Blackjack Basic Strategic Principles
Blackjack is one of the most popular card-based casino games in the world outside of Asia. One of the biggest reasons for its huge popularity is that there is so much strategy that goes into it, and this is to such a degree that, with certain conditions, players can get an advantage against the house.
The journey to becoming an expert player ends with being able to play a mathematically perfect strategy in any situation to maximize the chances of having the best odds against the casino, it begins with knowing the basic principles and why they work. Once these principles are understood on a deep level, they can be implemented in any style or variation of the game.
Two Ways to Win in Blackjack
Most people describe the goal of blackjack as trying to get a higher total than the dealer without trying to go over 21. While it’s true that this is one way to win, you can also take down the hand if the dealer goes bust. This may not seem like a huge distinction, but consider the following: If both you and the dealer go bust in a hand, it’s not a tie: You simply lose.
Because of this game mechanic, there are certain situations where it’s more important to try to get a higher total than the dealer, and there are others where it’s more important to let the dealer try to bust. The fundamental skill needed to start learning blackjack on a deep level is being able to identify which of these two ways to win is more important in a given situation.
Blackjack Dealer Card Values
There is a piece of information that the player receives that almost always determines which of the two ways to win is the most important: the value of the dealer’s up card. The reason for this is that certain up cards have a higher chance of forcing the dealer to go bust than others.
Generally speaking, we call the cards that have a high chance of causing the dealer to go bust “weak,” and we call the cards that tend to make good hands without going bust “strong.”
In almost all forms of blackjack, the weak cards are 2s through 6s, and the strong cards are 7s through As. In order from weakest to strongest, however, the order is anti-intuitive: 6, 5, 4, 3, 2, 7, 8, 9, 10 (including J, Q, K), and A. This means the dealer up card you want to see the most is the 6, and the card you want to see the least is the A.
The most basic set of strategic principles of blackjack are the following two ideas: Against weak dealer cards, our best strategy centers around being passive and minimizing our chances of busting, and against strong dealer cards, our best strategy centers around being aggressive and trying to make our own strong hands.
Play Against Weak Dealer Cards
If we’re facing a weak dealer card in most forms of blackjack, then there are three possible scenarios that do not include paired cards (which need their own strategic principles based around knowing when to split and when to treat the hand like a normal hard hand).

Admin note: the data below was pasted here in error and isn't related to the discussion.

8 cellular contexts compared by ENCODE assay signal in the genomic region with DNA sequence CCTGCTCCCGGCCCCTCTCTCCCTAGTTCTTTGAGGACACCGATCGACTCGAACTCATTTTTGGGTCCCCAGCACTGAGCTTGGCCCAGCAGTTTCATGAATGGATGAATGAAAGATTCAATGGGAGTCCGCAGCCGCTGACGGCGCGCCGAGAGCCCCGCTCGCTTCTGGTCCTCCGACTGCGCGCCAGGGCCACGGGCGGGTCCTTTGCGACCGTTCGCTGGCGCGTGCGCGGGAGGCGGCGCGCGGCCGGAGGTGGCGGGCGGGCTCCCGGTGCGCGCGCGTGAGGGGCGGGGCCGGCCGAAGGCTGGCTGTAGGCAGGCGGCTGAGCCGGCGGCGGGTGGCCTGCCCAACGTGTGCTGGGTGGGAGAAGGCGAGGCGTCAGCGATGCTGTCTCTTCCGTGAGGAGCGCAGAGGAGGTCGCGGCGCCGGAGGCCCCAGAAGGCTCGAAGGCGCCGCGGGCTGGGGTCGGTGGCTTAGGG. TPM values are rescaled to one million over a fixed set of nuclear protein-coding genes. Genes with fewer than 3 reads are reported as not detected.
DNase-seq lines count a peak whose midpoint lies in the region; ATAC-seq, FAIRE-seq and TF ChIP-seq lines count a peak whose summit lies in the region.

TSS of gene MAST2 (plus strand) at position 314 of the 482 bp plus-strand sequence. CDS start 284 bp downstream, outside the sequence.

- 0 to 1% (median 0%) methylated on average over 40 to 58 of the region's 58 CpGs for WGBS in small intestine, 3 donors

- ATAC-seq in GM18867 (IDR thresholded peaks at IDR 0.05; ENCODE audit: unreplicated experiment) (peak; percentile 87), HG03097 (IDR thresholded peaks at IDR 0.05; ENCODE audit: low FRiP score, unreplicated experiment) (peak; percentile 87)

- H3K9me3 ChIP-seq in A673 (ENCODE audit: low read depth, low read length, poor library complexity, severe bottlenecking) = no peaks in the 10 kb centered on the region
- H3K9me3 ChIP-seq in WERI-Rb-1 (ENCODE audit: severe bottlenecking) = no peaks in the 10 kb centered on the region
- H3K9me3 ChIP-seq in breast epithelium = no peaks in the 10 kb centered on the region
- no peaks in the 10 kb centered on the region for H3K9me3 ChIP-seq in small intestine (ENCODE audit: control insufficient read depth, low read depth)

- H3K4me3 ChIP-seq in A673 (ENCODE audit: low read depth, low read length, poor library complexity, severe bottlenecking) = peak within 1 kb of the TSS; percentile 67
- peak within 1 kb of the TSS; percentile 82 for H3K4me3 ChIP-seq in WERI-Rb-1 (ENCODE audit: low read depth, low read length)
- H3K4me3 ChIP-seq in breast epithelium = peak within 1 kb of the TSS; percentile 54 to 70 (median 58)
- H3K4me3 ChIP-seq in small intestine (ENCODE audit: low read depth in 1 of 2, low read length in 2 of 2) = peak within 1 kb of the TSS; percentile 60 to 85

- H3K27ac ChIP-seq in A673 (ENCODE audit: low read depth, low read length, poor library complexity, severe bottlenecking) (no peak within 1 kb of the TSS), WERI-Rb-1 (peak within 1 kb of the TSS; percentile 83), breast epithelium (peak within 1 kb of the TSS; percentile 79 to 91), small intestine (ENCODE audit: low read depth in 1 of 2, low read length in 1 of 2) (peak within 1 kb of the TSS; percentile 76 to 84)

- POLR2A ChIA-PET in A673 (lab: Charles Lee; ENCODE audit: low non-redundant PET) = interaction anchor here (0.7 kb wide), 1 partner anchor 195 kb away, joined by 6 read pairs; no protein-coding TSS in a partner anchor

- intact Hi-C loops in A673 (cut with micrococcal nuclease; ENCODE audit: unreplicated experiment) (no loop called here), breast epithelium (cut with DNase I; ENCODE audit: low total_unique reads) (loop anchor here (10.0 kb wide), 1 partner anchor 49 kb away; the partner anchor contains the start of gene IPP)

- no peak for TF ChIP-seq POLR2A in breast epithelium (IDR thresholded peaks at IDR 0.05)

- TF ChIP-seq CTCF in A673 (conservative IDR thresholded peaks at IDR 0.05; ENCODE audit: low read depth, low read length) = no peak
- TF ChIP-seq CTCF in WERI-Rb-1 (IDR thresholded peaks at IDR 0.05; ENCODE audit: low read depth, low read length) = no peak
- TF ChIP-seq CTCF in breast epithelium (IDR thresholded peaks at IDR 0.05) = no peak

- The first scenario is that we have a hard hand that’s less than 12. In this case, we’ll almost always be doubling with a nine, ten or eleven (and sometimes with an eight depending on the game’s specific rules). If we have a hand we can’t double with, then we’ll be hitting.
- The second scenario is that we have a hard hand that’s 12 or higher, and this is the scenario where beginning players often make huge mistakes. Since we need to maximize the dealer’s chances of busting while minimizing our own, we will very rarely do anything other than stand. If we have exactly 12 against a dealer who is showing a two or a three, sometimes we will hit depending on the exact rules of the blackjack game we’re in, but it’s a fringe case.
- The third and final scenario is that we have a soft hand. When this comes up, we have to decide between hitting and doubling. The criteria for making this decision will vary from game to game, and in some games, we don’t be able to double at all with soft hands, and we’ll always be hitting as a result.
Play Against Strong Dealer Hands
Most of our hands will involve the dealer having a strong hand, which we’ll be identifying as a 7, 8, 9, 10 (including J, Q, K) or A. Again, we can break up this case into three key scenarios.
With a hard total of nine or lower, we’ll almost always be hitting. There need to be some pretty atypical rules for us to do anything but hit here.
A second scenario is that we have a total of 12 or higher. We’ll generally be hitting in these situations unless we have 17 or more, then it will be more appropriate to stand. However, if we have the option to surrender, then there will be a very limited number of situations where that’s a better option than hitting, but it depends completely on the game’s specific rules.
The third scenario, and the best we could hope for, is that we have a 10 or 11. We’ll usually be doubling in these situations since we still have the best of it, but we generally won’t double if we’re facing an ace or if we have a total of 10 and are facing a card with a value of 10.
In this breakdown of the basics of blackjack strategy, we’ve looked at how there are two ways to win in the game and how to decide which of these two ways to win are the most important in any given situation. We’ve also looked at the implications of these two cases in the most common, broad scenarios.
The point of this breakdown is to give a general idea of what players should think about in the different possible situations that come up. There are a number of special decisions, like when to double, surrender or split, that have to be evaluated using other types of criteria, but these guidelines we have covered here will guide you in more than half of the hands you face.